To what extent is food and consumer safety increased through completely traceable manufacturing and logistics processes, which are at the same time secure and efficient?
Traceability is a major topic and will continue to remain so. Manufacturing and logistics processes, which can be traced quickly, increase the level of safety and provide the transparency that consumers demand.
Now we come to the subject of the online shop, Dr. Grandke. Rewe, Amazon, and Migros have shown a digital business model for food can function despite the challenges of nationwide supply. What, in your view, are the factors for success in order to become established successfully in the market as a major player?
I see the main factors for success as supply flexibility, reliable and punctual deliveries, product quality and diversity, as well of course as low prices.
Which products are mainly ordered in an online shop? The Rewe shop on the Internet contains some 12,000 items, while Amazon Fresh has around 130,000 products on offer in the UK alone.
According to the current GfK figures, only one fifth of German consumers have ever ordered food online, but two thirds have already bought media products, electronics, or clothing. In the case of food, it is primarily heavy or bulky products and those with a long shelf life, such as preserves, drinks, or sweets, which open up entry into online shopping for predominantly younger customers. However, the product range is being gradually expanded, as the logistics become more sophisticated. Fresh products such as fish or meat are likely to remain a major challenge. The effort involved will probably be too great for both customers and suppliers, which means this business will be unprofitable.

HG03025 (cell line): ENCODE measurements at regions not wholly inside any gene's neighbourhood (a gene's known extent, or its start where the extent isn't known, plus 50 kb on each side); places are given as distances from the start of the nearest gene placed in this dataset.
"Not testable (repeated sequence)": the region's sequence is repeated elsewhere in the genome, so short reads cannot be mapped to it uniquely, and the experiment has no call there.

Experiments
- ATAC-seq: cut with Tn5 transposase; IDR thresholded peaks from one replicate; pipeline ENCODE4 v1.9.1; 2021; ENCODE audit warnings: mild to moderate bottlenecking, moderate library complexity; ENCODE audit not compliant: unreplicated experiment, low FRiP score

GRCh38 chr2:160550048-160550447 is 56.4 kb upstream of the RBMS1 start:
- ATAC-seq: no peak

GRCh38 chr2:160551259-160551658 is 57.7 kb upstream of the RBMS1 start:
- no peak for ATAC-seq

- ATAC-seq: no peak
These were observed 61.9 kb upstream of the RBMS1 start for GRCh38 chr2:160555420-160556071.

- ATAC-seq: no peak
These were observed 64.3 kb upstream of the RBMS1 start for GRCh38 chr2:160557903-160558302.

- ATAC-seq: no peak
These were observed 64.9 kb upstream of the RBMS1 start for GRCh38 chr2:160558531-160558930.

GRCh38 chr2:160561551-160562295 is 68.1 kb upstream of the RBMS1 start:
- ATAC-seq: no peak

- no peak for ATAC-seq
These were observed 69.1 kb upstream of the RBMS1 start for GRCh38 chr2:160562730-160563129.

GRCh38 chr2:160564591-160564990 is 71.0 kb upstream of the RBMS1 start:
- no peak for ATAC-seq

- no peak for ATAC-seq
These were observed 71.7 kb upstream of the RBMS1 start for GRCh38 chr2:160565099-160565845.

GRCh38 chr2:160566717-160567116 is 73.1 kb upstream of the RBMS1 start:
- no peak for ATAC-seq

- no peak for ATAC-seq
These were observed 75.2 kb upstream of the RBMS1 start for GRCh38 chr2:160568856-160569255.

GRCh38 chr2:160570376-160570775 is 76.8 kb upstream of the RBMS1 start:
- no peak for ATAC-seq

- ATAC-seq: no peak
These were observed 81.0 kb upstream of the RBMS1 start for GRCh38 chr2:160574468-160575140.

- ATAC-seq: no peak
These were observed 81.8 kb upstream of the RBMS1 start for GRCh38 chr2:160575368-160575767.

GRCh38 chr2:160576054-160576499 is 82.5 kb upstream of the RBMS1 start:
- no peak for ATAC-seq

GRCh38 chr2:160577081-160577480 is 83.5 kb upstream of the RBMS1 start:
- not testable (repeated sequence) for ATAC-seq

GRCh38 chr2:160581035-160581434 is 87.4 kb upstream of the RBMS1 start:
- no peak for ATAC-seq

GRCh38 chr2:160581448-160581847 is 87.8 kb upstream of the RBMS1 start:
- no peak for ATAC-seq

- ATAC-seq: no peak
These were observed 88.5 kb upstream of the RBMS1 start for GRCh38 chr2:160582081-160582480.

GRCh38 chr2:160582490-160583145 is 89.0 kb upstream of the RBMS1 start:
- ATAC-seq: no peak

What would a successful strategy for smaller suppliers and physical retailers look like?
The crucial factor is the “last mile” in the delivery. Whoever can solve this problem is a major step forward. Other strategic factors are the issues of order picking and stocking special product ranges.
The percentage of food retail volume conducted online is currently just one percent. What are the main reasons, in your view - from both the consumer and retailer side - for the restraint up to now?
The nationwide supply coverage in physical food retailing is very good, and customers want to see and - wherever possible - select the products themselves. And delivery costs, particularly for the “last mile” are relatively high.
Which logistics models are currently being used in the market to reduce logistical costs, and what could be conceivable in the future?
I am sure there will be new innovative solutions for these logistical issues so the “last mile”, which has been relatively expensive up to now, can become more cost-effective. Autonomous delivery services, collection centers, refrigerators as “postboxes”, time limits on deliveries, and many others right up to the use of drones. There are many ideas, of which these are just the start.
In your view Dr. Grandke, how will online food retailing develop in the coming five to ten years?